Game Over? New Vintage Video Game Store Could Revitalize the Industry

Categories: Gaming, Geek
Collecting isn't all that is going on at Game Over, though. Not by a long shot. The business on buying old systems such as NES and Saturns is brisk indeed, as are peripherals, adapters for use on modern TVs, and games for those systems. Nostalgia is obviously a big driver for these purchases, but Kaelin also offered a warmer theory.

"The average gamer these days is over 30, and new releases reflect that," he said. "When most of these games were made, it was more than half that number. Buying these old systems is a great way to help introduce kids to video games with simpler controls and more family-friendly content."

He's right, of course. It would probably be a lot easier shelling out $65 for an old NES and a copy of Metal Storm than it would be explaining the moral ambiguities in God of War...or paying the therapy bills.

All these benefits paled, though, in comparison to a revelation we had while talking to Kaelin. As we mentioned, games are increasingly being sent directly to your PlayStation and Xbox. At first this seems like a fantastic thing. Going to a video game store with a toddler in tow is an exercise in testing the limits of your patience. The fact that stores like Gamestop have adopted the ultra-aggressive warranty-selling policies of Best Buy doesn't make the experience any more pleasant, either. So saving time, money and gas seems on the surface to be a win-win situation.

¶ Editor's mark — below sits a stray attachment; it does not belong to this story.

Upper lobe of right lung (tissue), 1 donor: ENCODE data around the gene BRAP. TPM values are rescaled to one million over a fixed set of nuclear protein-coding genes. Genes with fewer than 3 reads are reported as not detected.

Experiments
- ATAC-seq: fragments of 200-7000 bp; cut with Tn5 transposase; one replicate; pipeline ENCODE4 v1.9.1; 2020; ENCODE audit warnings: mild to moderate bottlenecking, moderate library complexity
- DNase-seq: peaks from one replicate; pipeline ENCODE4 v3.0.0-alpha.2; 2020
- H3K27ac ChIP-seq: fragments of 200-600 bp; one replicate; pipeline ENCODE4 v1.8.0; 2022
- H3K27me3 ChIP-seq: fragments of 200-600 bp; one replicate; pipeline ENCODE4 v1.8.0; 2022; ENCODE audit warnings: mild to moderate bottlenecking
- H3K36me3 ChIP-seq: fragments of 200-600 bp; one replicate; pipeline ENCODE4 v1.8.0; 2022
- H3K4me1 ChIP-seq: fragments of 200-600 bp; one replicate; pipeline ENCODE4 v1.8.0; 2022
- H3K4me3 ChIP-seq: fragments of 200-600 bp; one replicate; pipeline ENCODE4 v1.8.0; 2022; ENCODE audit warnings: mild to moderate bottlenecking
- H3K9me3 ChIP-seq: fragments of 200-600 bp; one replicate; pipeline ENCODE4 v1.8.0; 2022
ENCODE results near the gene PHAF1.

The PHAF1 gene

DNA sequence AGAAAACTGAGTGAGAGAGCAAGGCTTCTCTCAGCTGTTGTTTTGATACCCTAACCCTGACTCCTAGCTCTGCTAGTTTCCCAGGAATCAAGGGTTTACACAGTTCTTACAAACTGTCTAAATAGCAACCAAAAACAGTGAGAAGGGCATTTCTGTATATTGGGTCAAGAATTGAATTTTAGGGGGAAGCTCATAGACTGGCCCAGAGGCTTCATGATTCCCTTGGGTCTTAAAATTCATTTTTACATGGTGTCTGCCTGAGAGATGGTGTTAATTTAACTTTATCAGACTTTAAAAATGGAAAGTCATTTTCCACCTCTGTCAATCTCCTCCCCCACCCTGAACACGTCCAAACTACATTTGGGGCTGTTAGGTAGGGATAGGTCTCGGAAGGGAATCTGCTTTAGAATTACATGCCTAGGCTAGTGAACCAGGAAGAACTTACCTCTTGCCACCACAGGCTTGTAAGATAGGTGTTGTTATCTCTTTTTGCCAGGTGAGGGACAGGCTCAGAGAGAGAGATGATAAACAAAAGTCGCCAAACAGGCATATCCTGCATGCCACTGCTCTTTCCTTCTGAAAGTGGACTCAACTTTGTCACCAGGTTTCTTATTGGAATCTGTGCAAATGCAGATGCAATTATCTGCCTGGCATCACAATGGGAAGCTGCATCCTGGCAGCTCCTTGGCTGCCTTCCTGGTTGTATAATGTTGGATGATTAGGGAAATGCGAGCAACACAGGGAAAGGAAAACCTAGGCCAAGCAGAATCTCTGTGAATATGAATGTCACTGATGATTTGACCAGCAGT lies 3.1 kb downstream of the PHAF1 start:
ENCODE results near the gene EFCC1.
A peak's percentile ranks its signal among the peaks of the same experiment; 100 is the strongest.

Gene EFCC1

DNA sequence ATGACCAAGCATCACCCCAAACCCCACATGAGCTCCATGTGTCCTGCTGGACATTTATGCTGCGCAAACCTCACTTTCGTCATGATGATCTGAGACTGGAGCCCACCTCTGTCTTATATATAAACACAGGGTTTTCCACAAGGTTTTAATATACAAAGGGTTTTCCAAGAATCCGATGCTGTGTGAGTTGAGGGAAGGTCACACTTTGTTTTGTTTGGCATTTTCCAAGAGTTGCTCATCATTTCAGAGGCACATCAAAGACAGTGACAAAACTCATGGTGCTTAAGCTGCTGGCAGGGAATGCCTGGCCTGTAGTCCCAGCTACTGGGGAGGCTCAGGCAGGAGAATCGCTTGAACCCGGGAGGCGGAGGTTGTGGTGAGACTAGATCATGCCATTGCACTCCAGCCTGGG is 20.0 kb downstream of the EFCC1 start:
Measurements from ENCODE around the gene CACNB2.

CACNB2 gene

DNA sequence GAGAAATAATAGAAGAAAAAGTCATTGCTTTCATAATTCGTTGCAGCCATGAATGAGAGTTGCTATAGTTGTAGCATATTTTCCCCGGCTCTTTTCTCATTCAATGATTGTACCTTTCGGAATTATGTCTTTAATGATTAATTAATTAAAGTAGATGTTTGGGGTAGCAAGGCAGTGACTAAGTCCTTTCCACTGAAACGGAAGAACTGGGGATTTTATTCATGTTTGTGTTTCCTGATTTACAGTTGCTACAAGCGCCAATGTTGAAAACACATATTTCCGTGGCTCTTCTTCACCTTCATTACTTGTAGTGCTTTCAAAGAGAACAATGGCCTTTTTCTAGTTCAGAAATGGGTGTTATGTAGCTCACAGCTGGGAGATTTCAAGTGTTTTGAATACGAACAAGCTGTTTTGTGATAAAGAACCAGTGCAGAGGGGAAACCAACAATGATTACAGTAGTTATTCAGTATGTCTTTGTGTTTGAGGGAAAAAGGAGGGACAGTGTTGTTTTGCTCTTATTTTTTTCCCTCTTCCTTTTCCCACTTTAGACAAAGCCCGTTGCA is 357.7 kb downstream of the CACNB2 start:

"People think they own those downloaded games," said Kaelin. "They don't. If you try and sell a PlayStation with 200 games downloaded to it, it isn't worth any more than if it had none. The next time a system upgrades, your games won't upgrade with it."

That's where Game Over comes in. They deal in physical, hard medium. For you 950 AM listeners out there, think of it this way. What you download onto your machine is money. What you have in the box is gold. It's yours forever, and no matter how up or down the market is, it will always have some resale value.

It comes with a cost, though. If you're a frequent buyer at Gamestop, utilizing its Power Card when you buy and sell back games, you are ultimately going to get more bang for your buck with Gamestop. Game Over puts a premium on the packaging, so if you're selling to them with nothing but the disc or cartridge, then your return can be a little disheartening. Turning in a collector's edition of the Legend of Zelda: Twilight Princess strategy guide, a couple of Final Fantasies on DS and GBA, and a copy of Karaoke Revolution complete with the microphone controller and original case netted us only $10.

On the other hand, Gamestop wouldn't have bought half of that stuff anyway, so it's hard to tell which is the better deal from a purely economic standpoint.

Where the mainstream retailers can't compete, though, is in the atmosphere that is everywhere you look in the store. All aspects of video game culture are represented. Not only are you able to buy the systems and games, local artists leave game-themed crafts on consignment. There is a good selection of video game movies and soundtracks as well.

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I've seen the store, but never would've gone in (the name "Game Over" sounds ominous, and I had visions of a dirty, flea market place) without this article.  Now I'm definitely popping in.  Thank you.

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